Social psyc. Fall 2012

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Social psyc. Fall 2012
2012-09-25 03:57:19
Social psychology

Social psyc exam 1-4
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  1. Define social influence 
    The effect that the words, actions, or mere presence of other people have on our thoughts, feelings, attitudes, or behavior
  2. People are overtly trying to influence you; direct attempts at persuasion (e.g., your friends trying to convince you to go out with them)

    What kind of social influence is this?
    Direct social influence 
  3. where just being around other people or thinking about other people can influence you; no direct pressure from those people (e.g., running on a treadmill faster because the person next to you is running fast; thinking about your parents changes whether or not you go out instead of studying)
    What Kind of social influence is this ?
    Indirect social influence 
  4. Define social psychology 
    The scientific study of the way in which people’s thoughts, feelings, and behaviors are influenced by the real or imagined presence of other people
  5. "We test our ideas about social behavior through research studies"
    This makes social psych......
    Empirical based science 
  6. Social psych focuses on construals, which means
    your interpretation or perception of your social world

    Bottom line: social psychologists are interested in people’s INTERPRETATIONS of their own social experience
  7. How we interpret our social worlds can come from two main basic motives or needs of human nature
    What are the 2 sources of construals?
    • The need to feel good about ourselves (i.e., the self-esteem approach)
    • The need to be accurate (i.e., the social cognition approach)
  8. People interpret their social environment based on the need to feel good about themselves or to see themselves favorably
    Most people want to maintain a reasonably high SELF-ESTEEM
    Which approach is this?
    Self esteem approach 
  9. A student fails a class
    Reality: student never came to class, didn’t read the book, and didn’t study for exams
    Student’s interpretation: failed because the exams were too hard and the professor was unfair
    What was the students construal ( interpretation) of this situation?
    his/her desire to maintain a positive view of him/herself

    • Did not want to think that he/she made foolish decisions
    • Instead, saw the failure as being the fault of others
  10. If you go through a terrible hazing to become a member of a group that you later find to be boring or negative, you will probably feel pretty foolish (I went through all that for nothing)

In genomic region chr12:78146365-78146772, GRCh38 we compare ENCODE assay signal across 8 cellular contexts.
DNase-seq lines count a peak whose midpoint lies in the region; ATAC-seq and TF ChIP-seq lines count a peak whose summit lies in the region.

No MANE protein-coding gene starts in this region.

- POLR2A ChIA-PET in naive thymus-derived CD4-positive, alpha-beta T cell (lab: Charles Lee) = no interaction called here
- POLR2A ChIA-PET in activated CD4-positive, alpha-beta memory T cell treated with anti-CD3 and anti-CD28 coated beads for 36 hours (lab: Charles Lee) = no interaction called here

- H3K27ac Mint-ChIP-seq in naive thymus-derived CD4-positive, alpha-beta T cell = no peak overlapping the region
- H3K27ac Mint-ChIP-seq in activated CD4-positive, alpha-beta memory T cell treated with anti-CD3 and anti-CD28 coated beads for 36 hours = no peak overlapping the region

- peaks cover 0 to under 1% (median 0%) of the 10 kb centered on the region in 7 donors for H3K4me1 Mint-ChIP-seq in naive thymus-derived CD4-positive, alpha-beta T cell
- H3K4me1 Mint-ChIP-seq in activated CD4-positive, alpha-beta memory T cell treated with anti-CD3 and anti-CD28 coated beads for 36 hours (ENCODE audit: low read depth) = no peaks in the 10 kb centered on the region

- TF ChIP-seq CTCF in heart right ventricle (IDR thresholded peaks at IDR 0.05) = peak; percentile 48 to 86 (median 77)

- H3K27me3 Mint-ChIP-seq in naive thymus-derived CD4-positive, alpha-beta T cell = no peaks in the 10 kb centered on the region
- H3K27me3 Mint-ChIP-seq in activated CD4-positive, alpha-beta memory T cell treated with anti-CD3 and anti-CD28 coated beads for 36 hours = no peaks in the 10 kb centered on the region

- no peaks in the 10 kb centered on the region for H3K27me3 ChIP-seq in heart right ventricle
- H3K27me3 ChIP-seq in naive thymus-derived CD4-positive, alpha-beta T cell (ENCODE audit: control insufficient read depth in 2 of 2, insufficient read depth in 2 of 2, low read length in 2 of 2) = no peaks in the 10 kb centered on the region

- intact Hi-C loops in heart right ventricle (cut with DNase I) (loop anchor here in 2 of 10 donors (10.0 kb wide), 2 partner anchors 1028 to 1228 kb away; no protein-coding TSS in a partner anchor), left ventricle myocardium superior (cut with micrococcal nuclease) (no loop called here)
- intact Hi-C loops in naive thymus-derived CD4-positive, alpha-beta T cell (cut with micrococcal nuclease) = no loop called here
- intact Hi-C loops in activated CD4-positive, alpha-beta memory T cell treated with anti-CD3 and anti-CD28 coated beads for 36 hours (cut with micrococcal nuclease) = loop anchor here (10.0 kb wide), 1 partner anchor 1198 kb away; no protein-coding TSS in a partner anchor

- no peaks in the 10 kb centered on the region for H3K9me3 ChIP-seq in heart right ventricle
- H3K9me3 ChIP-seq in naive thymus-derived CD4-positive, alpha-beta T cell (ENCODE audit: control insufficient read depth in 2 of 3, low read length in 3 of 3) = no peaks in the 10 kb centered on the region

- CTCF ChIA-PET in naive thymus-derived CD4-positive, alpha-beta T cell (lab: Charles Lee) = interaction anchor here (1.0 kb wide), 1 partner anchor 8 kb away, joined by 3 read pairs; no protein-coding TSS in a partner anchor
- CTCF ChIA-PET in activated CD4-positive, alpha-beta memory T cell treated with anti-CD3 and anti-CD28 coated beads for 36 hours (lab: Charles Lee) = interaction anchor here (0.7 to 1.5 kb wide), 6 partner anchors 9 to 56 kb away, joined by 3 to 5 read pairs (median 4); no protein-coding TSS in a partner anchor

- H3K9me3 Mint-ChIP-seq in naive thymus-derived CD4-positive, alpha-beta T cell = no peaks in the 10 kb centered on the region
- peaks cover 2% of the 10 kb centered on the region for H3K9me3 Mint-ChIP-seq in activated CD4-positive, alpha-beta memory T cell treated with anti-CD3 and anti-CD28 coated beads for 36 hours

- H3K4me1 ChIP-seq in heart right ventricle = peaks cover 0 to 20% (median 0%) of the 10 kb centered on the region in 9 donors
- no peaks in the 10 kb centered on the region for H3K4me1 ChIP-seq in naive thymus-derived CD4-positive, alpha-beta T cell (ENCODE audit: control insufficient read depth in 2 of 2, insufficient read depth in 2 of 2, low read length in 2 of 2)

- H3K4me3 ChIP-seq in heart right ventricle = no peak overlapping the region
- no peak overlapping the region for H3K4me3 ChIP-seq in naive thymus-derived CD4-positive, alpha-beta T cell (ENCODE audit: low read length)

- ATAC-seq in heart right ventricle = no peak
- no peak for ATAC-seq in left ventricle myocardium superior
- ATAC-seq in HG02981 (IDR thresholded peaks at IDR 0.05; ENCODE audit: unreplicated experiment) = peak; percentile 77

To avoid feeling like a fool, you will try to justify your decision by distorting your interpretation of the group and put a positive spin on your experiences

    The hazing was a small price to pay
    Focus on the good things and dismisses the bad stuff
    This is called?
    Self justification 
  11. What is the social cognition approach ?
    people interpret their social environment based on the need to see the world accurately
  12. Your expectations of other people can inadvertently affect your behavior toward them, which can cause them to behave in a way that confirms that original expectation
    E.g., you think professors are mean/unfriendly. You walk by a professor and don’t smile or greet him/her.  The professor then doesn’t smile at you or greet you.  You walk away thinking that the professor was unfriendly.
    This is an example of what ?
    Self-fulfilling prophecies
  13. Other that the self-esteem approach and the social cognition approach being the two main sources of construals, what are other sources?
    Biological motives (e.g., hunger, thirst)

    Emotions (e.g., fear, love)

    Need for control
  14. studies designed to understand the nature of human behavior
    E.g., what are the causes of prejudice?
    Is what kind of research study ?
    Basic research
  15. studies designed to solve social problems
    E.g., can this particular program help reduce prejudice?
    Which kind of study is this?
    Applied research
  16.  an explanation or prediction of social behavior that is stated in a way that it can be tested in a research study, is called what?
    A hypothosis 
  17. A study design/method where a researcher observes people and systematically records measurements or impressions of their behavior
    Goal: to DESCRIBE human behavior
    What type of research design is this ?
  18. Method by which researchers attempt to understand a group or culture by observing them from the inside, without imposing any preconceived notions that they may have 
    The participants who are being observed know that they are being watched and recorded
    The goal is to understand the richness and complexity of the group by observing it in action
    Which type of observational research design is this ?
  19. Observational method in which the researcher interacts with the people being observed but tries not to alter the situation in any way
    Researcher interacts with the people that he is studying, but they do not know they are being observed and recorded
    E.g., Festinger joined a doomsday cult in order to observe how the participants would react when the world did not end on the predicted day
    Which type of observational research design is this ?
    Participant Observation
  20. A form of observational method in which the researcher examines the accumulated documents, or archives, of the culture (i.e., diaries, novels, magazines, newspapers, etc.)